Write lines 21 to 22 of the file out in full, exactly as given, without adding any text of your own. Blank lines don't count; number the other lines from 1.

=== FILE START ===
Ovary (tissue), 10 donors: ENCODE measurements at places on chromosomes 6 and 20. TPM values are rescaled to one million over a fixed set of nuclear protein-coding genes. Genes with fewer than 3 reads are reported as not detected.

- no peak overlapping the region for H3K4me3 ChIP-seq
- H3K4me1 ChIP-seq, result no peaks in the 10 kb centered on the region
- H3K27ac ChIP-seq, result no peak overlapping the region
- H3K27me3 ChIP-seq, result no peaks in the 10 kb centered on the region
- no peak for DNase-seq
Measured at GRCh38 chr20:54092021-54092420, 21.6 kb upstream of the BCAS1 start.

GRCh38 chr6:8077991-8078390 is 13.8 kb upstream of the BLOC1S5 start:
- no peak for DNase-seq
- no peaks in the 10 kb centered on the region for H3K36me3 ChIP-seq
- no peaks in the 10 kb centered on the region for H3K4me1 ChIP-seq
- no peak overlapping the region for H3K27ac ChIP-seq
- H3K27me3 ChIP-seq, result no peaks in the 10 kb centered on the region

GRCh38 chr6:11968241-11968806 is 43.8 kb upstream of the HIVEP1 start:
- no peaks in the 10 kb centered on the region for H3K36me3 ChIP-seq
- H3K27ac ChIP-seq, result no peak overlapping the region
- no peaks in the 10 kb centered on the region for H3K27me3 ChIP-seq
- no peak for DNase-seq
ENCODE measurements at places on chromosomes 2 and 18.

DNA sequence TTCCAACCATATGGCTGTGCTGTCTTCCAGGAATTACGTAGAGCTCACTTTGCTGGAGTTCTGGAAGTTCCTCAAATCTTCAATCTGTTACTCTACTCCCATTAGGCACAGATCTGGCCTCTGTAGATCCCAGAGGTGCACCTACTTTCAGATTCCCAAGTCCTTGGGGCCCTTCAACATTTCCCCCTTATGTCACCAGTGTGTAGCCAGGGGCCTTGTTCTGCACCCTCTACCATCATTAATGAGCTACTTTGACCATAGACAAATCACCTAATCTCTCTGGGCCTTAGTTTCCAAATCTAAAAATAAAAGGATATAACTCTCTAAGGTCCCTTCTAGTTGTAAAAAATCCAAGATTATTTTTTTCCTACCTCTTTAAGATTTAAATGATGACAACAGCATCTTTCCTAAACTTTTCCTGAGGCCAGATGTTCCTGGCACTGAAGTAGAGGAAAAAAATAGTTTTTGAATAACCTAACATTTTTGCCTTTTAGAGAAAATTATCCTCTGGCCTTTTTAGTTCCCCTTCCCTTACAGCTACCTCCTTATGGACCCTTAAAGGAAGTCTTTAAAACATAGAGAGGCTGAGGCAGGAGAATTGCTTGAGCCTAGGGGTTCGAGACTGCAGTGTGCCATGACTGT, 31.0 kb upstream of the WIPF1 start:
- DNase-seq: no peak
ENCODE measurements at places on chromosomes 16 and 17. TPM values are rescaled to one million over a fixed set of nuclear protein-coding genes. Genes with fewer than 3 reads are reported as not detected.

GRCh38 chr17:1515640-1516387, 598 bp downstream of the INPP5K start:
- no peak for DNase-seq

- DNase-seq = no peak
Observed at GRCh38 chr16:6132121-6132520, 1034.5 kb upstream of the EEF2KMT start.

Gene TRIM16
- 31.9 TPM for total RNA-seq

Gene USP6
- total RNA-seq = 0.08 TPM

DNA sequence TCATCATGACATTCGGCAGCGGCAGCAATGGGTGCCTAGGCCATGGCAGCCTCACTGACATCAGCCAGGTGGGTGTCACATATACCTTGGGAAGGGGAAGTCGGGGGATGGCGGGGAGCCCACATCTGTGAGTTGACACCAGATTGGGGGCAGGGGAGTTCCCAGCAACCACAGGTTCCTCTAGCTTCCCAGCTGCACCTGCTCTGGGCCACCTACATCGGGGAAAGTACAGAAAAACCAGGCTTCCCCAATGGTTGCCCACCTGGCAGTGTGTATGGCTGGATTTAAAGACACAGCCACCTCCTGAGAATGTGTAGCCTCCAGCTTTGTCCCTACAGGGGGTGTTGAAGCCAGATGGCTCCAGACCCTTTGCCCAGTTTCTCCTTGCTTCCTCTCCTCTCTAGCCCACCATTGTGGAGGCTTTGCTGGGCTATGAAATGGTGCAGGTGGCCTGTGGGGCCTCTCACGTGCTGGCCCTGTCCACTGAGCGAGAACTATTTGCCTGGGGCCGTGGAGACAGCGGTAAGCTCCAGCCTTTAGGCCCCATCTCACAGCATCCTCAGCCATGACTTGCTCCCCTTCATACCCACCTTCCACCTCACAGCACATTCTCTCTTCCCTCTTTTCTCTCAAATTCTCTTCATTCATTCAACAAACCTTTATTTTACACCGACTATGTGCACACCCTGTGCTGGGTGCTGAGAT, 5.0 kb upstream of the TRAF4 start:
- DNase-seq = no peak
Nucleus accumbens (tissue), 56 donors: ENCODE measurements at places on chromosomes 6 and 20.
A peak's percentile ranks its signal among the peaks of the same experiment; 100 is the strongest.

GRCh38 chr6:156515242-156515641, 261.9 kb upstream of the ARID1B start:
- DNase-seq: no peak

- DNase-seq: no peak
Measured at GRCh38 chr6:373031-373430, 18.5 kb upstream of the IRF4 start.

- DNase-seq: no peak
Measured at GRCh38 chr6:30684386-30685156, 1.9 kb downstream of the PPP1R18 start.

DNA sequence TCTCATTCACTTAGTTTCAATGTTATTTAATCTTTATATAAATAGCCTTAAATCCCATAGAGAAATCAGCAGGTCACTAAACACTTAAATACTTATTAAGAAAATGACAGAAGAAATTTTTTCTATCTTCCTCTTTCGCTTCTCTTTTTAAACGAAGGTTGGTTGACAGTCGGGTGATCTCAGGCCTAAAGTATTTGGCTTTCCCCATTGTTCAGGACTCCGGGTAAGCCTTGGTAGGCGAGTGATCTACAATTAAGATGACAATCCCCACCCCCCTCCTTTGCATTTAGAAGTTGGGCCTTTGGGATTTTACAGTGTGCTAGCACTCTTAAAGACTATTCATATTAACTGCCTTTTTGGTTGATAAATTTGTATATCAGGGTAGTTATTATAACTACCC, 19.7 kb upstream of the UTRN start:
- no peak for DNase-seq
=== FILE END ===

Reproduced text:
- DNase-seq: no peak
ENCODE measurements at places on chromosomes 16 and 17. TPM values are rescaled to one million over a fixed set of nuclear protein-coding genes. Genes with fewer than 3 reads are reported as not detected.